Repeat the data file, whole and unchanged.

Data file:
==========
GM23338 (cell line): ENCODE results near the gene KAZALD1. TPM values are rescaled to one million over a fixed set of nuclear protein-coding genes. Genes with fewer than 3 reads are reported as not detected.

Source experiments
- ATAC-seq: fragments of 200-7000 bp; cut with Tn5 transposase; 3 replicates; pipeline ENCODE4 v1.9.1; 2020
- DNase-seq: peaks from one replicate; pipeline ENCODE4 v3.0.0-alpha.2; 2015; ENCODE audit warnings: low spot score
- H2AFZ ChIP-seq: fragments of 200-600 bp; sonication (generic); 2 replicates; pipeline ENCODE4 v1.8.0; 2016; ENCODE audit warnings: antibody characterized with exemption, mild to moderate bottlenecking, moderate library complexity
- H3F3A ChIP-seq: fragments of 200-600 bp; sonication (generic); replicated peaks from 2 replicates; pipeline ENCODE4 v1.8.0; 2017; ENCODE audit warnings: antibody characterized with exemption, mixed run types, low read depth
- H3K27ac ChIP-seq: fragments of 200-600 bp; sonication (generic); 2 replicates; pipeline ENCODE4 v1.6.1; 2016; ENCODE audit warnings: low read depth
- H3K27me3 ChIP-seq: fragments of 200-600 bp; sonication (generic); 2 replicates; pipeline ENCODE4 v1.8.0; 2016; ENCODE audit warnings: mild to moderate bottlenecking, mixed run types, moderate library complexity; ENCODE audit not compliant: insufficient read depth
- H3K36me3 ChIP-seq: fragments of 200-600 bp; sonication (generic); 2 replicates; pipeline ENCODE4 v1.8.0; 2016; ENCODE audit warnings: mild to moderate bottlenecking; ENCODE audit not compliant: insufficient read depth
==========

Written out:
GM23338 (cell line): ENCODE results near the gene KAZALD1. TPM values are rescaled to one million over a fixed set of nuclear protein-coding genes. Genes with fewer than 3 reads are reported as not detected.

Source experiments
- ATAC-seq: fragments of 200-7000 bp; cut with Tn5 transposase; 3 replicates; pipeline ENCODE4 v1.9.1; 2020
- DNase-seq: peaks from one replicate; pipeline ENCODE4 v3.0.0-alpha.2; 2015; ENCODE audit warnings: low spot score
- H2AFZ ChIP-seq: fragments of 200-600 bp; sonication (generic); 2 replicates; pipeline ENCODE4 v1.8.0; 2016; ENCODE audit warnings: antibody characterized with exemption, mild to moderate bottlenecking, moderate library complexity
- H3F3A ChIP-seq: fragments of 200-600 bp; sonication (generic); replicated peaks from 2 replicates; pipeline ENCODE4 v1.8.0; 2017; ENCODE audit warnings: antibody characterized with exemption, mixed run types, low read depth
- H3K27ac ChIP-seq: fragments of 200-600 bp; sonication (generic); 2 replicates; pipeline ENCODE4 v1.6.1; 2016; ENCODE audit warnings: low read depth
- H3K27me3 ChIP-seq: fragments of 200-600 bp; sonication (generic); 2 replicates; pipeline ENCODE4 v1.8.0; 2016; ENCODE audit warnings: mild to moderate bottlenecking, mixed run types, moderate library complexity; ENCODE audit not compliant: insufficient read depth
- H3K36me3 ChIP-seq: fragments of 200-600 bp; sonication (generic); 2 replicates; pipeline ENCODE4 v1.8.0; 2016; ENCODE audit warnings: mild to moderate bottlenecking; ENCODE audit not compliant: insufficient read depth